Wife of Counter-terror Official Among Two Slain in Bangladesh

Kamran Reza Chowdhury
160605-BD-son-1000 The young son of Mahmuda Aktar, wife of a top Bangladeshi counter-terror police officer, mourns with others after his mother was killed near her home in Chittagong, June 5, 2016.

The wife of a senior policeman who had led counterterrorist raids against an outlawed Islamic militant group, and a member of Bangladesh’s Christian minority, were killed Sunday in separate attacks across the country, officials said.

Authorities suspect that operatives from the banned group Jamaat-ul-Mujahideen (JMB) shot and stabbed to death Mahmuda Aktar in southeastern Chittagong, marking the first time that Bangladeshi militants have targeted and killed a woman in recent years, police said.

“This targeted killing is aimed at demoralizing the police officers committed to crush the militants. Killing the wife of a police officer is a new [development] in targeted killings in Bangladesh,” Syed Mahfujul Haque Marjan, a professor of criminology at Dhaka University, told BenarNews.

’Amaq, a news agency of the Middle East-based extremist group Islamic State (IS), claimed that IS fighters carried out Sunday’s machete-killing of Christian shopkeeper Sunil Gomes in Bonpara, a village in northwestern Natore district, according to the website of the SITE Intelligence Group. However, local police told BenarNews that it was still too early to say whether Islamic militants were behind this killing.

The two killings brought to 11 the number of people slain since early April across Bangladesh by suspected militants, or who have been killed in attacks where police have not ruled out a religious motive. Sunday’s killings also occurred close to the start of the Muslim holy month of Ramadan, which is expected to start in Bangladesh on Tuesday.

Since February 2013, according to figures from the Home Ministry, at least 34 people including secular writers, intellectuals, members of different religious minority groups and gay rights activists have been murdered in different parts of the country, mostly in machete attacks by suspected militants. Last month, four people were killed in four different attacks. Before Sunday’s attacks, the latest was the May 25 murder of Hindu shopkeeper Debesh Chandra Pramanik in the northern district of Gaibandha.

Mahmuda Aktar, the victim of Sunday’s first attack, was married to Police Superintendent Babul Aktar. Her husband was transferred to police headquarters in Dhaka in April and previously served as additional commissioner of the detective branch in Chittagong, a port city where his wife and two children were still living, according to neighbors and friends.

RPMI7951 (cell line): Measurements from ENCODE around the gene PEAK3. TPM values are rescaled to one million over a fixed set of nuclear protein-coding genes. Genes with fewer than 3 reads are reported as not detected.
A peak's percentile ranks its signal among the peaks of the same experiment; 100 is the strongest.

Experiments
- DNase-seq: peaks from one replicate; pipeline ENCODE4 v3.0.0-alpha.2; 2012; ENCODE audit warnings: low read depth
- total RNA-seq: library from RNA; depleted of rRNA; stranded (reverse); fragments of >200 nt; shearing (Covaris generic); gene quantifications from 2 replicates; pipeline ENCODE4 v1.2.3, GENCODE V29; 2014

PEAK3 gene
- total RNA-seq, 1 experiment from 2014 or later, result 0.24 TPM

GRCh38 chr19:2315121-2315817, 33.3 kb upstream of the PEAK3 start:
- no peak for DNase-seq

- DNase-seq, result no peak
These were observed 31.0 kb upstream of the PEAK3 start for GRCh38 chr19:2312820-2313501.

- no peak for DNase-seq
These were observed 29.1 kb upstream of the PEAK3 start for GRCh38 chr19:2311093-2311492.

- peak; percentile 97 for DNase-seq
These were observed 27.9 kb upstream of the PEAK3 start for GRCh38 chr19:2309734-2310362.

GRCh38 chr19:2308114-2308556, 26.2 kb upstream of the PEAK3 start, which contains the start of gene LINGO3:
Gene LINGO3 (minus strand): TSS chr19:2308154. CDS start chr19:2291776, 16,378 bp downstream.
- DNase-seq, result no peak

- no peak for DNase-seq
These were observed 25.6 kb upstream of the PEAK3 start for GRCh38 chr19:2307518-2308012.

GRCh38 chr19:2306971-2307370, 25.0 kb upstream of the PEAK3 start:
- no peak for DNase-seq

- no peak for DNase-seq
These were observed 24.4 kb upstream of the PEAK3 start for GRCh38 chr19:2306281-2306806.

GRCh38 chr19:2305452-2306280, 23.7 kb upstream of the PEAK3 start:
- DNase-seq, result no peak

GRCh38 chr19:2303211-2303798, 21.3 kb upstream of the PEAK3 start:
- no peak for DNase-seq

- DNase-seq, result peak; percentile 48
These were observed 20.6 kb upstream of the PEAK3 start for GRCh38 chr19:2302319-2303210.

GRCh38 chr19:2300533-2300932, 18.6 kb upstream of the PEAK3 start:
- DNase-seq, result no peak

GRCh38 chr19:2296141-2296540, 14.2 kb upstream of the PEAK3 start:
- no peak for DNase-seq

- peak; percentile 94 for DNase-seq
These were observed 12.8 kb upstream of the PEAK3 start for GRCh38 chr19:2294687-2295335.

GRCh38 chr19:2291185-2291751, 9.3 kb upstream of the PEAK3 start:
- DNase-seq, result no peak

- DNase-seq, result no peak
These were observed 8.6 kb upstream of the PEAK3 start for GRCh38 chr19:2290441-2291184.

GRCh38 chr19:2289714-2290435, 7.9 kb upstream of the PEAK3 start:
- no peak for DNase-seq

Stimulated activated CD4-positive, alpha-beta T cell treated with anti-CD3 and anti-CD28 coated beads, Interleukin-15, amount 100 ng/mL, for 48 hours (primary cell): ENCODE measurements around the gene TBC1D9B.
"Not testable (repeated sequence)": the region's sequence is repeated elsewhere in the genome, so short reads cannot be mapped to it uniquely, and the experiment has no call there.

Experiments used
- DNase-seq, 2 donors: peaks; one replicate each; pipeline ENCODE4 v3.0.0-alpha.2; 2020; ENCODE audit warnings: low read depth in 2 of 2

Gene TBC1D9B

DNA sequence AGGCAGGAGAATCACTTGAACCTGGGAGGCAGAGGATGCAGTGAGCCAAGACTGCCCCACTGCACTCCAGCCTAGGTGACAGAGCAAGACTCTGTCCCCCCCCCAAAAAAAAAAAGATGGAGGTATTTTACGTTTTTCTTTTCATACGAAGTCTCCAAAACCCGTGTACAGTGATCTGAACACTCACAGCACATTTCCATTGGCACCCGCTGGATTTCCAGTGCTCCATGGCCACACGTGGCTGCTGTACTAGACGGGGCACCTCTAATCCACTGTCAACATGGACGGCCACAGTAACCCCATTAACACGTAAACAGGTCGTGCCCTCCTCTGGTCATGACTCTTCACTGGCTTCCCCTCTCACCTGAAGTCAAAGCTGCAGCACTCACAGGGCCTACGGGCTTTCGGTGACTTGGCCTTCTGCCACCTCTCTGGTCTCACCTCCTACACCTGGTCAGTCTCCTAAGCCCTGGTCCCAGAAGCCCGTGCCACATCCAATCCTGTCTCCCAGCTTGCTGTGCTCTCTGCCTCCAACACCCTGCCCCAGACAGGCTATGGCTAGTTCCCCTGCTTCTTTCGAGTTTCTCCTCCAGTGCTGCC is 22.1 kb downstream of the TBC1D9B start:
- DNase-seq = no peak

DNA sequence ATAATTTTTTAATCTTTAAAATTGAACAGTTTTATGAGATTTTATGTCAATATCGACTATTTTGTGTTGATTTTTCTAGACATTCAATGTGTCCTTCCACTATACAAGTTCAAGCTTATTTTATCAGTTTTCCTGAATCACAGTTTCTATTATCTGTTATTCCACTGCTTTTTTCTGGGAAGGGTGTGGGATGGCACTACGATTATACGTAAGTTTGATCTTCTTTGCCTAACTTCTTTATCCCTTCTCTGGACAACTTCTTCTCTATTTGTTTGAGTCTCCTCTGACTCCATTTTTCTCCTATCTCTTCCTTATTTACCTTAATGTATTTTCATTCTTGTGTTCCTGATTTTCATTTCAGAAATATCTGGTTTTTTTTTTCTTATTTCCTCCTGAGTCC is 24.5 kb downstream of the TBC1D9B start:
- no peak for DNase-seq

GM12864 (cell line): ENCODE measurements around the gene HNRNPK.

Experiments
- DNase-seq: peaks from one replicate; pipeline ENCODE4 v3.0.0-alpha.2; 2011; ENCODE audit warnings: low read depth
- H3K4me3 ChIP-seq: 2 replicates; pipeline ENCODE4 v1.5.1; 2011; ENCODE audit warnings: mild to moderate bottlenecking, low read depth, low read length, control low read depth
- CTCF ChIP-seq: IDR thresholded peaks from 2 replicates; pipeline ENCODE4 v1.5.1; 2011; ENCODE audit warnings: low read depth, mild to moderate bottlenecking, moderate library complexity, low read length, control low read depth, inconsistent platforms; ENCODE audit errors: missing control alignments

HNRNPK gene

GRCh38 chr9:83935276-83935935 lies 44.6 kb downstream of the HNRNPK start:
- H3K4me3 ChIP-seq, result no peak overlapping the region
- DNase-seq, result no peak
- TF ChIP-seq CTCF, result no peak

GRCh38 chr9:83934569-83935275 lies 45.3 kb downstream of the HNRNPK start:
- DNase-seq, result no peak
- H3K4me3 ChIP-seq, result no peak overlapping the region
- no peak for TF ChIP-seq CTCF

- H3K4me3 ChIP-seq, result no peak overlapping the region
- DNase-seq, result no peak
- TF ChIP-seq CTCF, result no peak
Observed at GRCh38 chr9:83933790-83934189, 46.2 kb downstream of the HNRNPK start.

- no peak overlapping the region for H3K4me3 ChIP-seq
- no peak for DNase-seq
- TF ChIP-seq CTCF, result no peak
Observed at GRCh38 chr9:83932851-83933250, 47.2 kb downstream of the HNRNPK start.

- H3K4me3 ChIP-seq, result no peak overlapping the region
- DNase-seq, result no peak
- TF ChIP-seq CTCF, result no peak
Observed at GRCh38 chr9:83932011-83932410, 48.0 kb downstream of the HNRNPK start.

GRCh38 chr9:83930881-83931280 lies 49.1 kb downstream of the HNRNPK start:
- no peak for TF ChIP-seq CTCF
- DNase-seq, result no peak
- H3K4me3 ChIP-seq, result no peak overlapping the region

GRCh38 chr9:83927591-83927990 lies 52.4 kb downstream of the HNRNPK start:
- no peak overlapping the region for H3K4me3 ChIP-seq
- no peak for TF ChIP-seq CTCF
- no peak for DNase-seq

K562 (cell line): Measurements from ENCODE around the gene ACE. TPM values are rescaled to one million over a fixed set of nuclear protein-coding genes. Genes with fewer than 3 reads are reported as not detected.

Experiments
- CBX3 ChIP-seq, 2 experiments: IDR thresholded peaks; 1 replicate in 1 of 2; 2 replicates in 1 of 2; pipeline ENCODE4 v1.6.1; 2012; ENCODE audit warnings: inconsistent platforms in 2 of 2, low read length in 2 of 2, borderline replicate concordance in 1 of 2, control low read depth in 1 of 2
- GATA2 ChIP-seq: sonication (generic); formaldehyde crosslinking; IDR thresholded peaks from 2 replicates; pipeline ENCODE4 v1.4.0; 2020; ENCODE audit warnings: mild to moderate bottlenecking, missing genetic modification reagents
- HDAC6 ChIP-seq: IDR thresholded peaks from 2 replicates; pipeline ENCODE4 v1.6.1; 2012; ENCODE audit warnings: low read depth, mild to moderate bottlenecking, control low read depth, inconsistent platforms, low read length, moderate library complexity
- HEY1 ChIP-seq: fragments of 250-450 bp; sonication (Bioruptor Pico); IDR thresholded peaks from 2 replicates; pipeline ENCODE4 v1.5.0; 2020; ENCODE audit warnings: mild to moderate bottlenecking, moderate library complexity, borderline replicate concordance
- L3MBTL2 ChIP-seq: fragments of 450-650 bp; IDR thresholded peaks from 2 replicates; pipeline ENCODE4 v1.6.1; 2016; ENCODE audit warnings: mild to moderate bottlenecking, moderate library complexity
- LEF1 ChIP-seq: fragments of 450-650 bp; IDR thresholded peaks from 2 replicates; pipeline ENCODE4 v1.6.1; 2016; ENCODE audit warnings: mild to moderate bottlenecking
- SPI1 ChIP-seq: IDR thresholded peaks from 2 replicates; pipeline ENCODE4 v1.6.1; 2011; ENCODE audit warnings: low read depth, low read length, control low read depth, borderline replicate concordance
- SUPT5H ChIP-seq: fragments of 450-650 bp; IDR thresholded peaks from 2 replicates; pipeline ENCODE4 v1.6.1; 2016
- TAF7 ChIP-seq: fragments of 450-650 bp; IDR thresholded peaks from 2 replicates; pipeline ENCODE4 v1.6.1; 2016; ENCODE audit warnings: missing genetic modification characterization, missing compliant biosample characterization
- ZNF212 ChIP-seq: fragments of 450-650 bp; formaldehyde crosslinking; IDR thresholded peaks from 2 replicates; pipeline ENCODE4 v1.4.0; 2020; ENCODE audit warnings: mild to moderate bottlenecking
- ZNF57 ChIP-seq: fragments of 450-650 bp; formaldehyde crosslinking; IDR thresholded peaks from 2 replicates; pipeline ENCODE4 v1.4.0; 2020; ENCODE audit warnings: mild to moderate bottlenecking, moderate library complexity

In October and December 2015, Aktar led police raids that took down at least two JMB dens in Chittagong, police said.

Mother killed before son’s eyes

Mahmuda was killed by three people on a motorbike as she accompanied her young son to school at around 6:45 a.m., Paritosh Ghosh, a deputy commissioner with Chittagong Metropolitan Police, told reporters, according to local media.

Her killers separated the boy from his mother and then stabbed and shot her to death, before speeding off on the motorcycle, said Ghosh, adding that police had obtained closed-circuit television footage that could help them track down the suspects.

“Can you imagine how traumatic it is for a six-year-old son to witness his mother being killed?” Marjan said.

In Chittagong, Home Minister Asaduzzaman Khan Kamal told reporters that the JMB went after Babul Akter’s wife because he had played “a key role in tracking the militants.”

“They killed his wife [because] they could not get him,” Khan said, according to local news reports.

The home minister spoke to BenarNews later on Sunday.

“The killers will not be spared. We will crush them,” he told Benar, referring to the killings of Mahmuda Aktar and Sunil Gomes, adding that the government would ensure the safety of the families of police personnel.

Christian’s killing

The attack on the shopkeeper Gomes took place around 11:45 a.m. inside his shop in Bonpara, a predominantly Christian village in Natore, police said.

“We have yet to find out any clues, but the nature of the murder was similar to other hacking incidents. It is premature to say that the militants killed him. Let the investigation be over,” Shafiqul Islam, assistant superintendent of police in Baraigram, an upazila or sub-district in Natore, told BenarNews by telephone.

The shopkeeper’s daughter told BenarNews that her father had no enemies.

“We are not sure why he was killed,” Swapna Gomes said.

‘A significant increase’

Sunday’s killings followed the release last week of a report by the U.S. State Department, which said that Bangladesh had experienced “a significant increase in violent extremist activity” in 2015 compared with 2014.

Deadly attacks that occurred last year were notable because some, for the first time, were claimed in the names of transnational extremist groups, including Islamic State (IS) and al-Qaeda’s branch in the Indian subcontinent (AQIS), the State Department said about Bangladesh in its “2015 Country Reports on Terrorism.”

“[I]in past years violent extremist activity was associated with local groups. Despite these claims, the Government of Bangladesh attributed recent extremist violence to the political opposition and local terrorists,” the State Department reported.

Home Minister Khan has steadily denied that IS or AQIS have a presence in the country and, on Sunday, he irritably repeated that assertion.

“Why you ask me all the time whether IS is involved? We reject the claim that IS is here,” he told Benar.


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